UK to send Challenger 2 tanks to Ukraine, Rishi Sunak confirms

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Challenger 2 tankImage source, Getty Images
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A Challenger 2 tank being used during a military parade in the UK

The UK is to send Challenger 2 tanks to Ukraine to bolster the country's war effort, Prime Minister Rishi Sunak has said.

He spoke to Ukraine's President Volodymyr Zelensky in a call on Saturday, during which he confirmed he would send the equipment and additional artillery systems, No 10 said.

Downing Street said the move shows "the UK's ambition to intensify support."

The government is to issue 14 tanks to Ukraine.

Around 30 AS90s, which are large, self-propelled guns, are also expected to be delivered.

President Zelensky has thanked the UK, saying that the decision to send the tanks "will not only strengthen us on the battlefield, but also send the right signal to other partners".

He said the UK's support was "always strong" and was "now impenetrable".

No 10 said that during the call, Mr Sunak and Mr Zelensky also discussed recent Ukrainian victories, as well as the "need to seize on this moment with an acceleration of global military and diplomatic support".

The announcement came as a series of missile attacks were launched across Ukraine on Saturday, including in Kyiv, Kharkiv and Odesa.

At least 14 people were killed in a strike on an apartment block in the eastern city of Dnipro.

Mr Sunak said the Challengers, the British Army's main battle tank, would help Kyiv's forces "push Russian troops back".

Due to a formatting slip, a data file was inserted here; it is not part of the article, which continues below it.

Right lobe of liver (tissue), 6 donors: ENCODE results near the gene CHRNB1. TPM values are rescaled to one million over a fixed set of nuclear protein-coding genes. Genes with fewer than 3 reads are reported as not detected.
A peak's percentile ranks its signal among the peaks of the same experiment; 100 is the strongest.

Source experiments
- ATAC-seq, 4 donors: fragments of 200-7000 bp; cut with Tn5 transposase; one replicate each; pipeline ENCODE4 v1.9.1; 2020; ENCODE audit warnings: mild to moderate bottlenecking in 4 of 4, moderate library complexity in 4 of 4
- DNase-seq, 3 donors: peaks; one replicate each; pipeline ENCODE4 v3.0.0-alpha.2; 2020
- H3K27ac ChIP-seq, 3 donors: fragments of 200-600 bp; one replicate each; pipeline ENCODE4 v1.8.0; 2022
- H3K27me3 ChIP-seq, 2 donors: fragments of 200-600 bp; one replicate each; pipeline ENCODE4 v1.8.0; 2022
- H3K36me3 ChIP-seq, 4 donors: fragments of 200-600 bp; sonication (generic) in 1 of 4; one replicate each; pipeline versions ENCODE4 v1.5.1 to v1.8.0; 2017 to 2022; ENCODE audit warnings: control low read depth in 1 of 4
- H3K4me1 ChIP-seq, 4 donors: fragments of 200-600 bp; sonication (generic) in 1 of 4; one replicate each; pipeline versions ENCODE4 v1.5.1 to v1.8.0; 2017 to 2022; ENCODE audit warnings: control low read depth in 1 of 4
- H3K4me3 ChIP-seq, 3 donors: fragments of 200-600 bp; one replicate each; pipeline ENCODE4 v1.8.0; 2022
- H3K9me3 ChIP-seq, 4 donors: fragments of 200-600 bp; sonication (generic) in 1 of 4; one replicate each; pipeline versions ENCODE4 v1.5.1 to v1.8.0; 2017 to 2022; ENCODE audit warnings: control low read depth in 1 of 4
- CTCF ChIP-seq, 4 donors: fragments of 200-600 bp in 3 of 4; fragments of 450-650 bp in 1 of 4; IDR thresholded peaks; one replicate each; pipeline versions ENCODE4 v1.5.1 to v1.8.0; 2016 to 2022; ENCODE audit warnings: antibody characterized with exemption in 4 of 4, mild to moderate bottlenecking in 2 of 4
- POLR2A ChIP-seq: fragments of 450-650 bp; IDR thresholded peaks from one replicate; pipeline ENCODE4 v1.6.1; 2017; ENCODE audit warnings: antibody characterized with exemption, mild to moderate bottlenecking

Built in the late 1990s, the Challenger tank is more than 20 years old, but it will be the most modern tank at Ukraine's disposal. The tanks will provide Ukraine with better protection, and more accurate firepower.

The UK will begin training the Ukrainian Armed Forces to use the tanks and guns in the coming days.

While the donation alone is not considered a game-changer, it is hoped that the UK's move will inspire other countries to donate more modern equipment to help Ukraine.

Chair of the Defence Select Committee Tobias Ellwood said he welcomed the UK "getting serious about the hardware it supplies Ukraine", but that international assistance had been "far too slow".

He told BBC Breakfast: "That's exactly what Russia wants us to do - to remain hesitant.

"Unless we step forward and support Ukraine, Russia will not go away - and that will mean the bully has won."

He stressed that he wanted to see an arms factory in Eastern Poland which would allow Ukraine to procure its own weapons for the long term.

As it stands, Poland has plans to send 14 of its German-made Leopard tanks.

But the tanks, which are in greater supply and used by a number of European armies, need approval from Germany to be exported to Ukraine.

Ukraine also has hopes that the US will supply some of its Abrams tanks, which use the same ammunition as the Leopard.

Earlier this month, Germany and the US agreed to join France in sending armoured fighting vehicles to Ukraine - a move seen as a significant boost to its military's capability on the battlefield.

Shadow defence secretary John Healey said the government had "Labour's fullest backing" for the decision to send the Challengers.

He said: "Modern tanks are crucial to Ukraine's efforts to win its battle against Russian aggression."

Responding to the news of the Challenger tanks, Russian Foreign Ministry spokeswoman Maria Zakharova said: "As we've said previously, weapons supplies are legitimate targets for Russian strikes."

Image source, Maxar Technologies
Image caption,
Soledar has been devastated by Russia's bombardment, as shown by this satellite image from Tuesday

Earlier on Saturday, Russia's military announced it had captured the salt-mining town of Soledar after a long battle, calling it an "important" step for its offensive.

The victory would allow Russian troops to push on to the nearby city of Bakhmut, and cut off the Ukrainian forces there, a spokesman said.

But Ukrainian officials said the fight for Soledar was still going on and accused Russia of "information noise".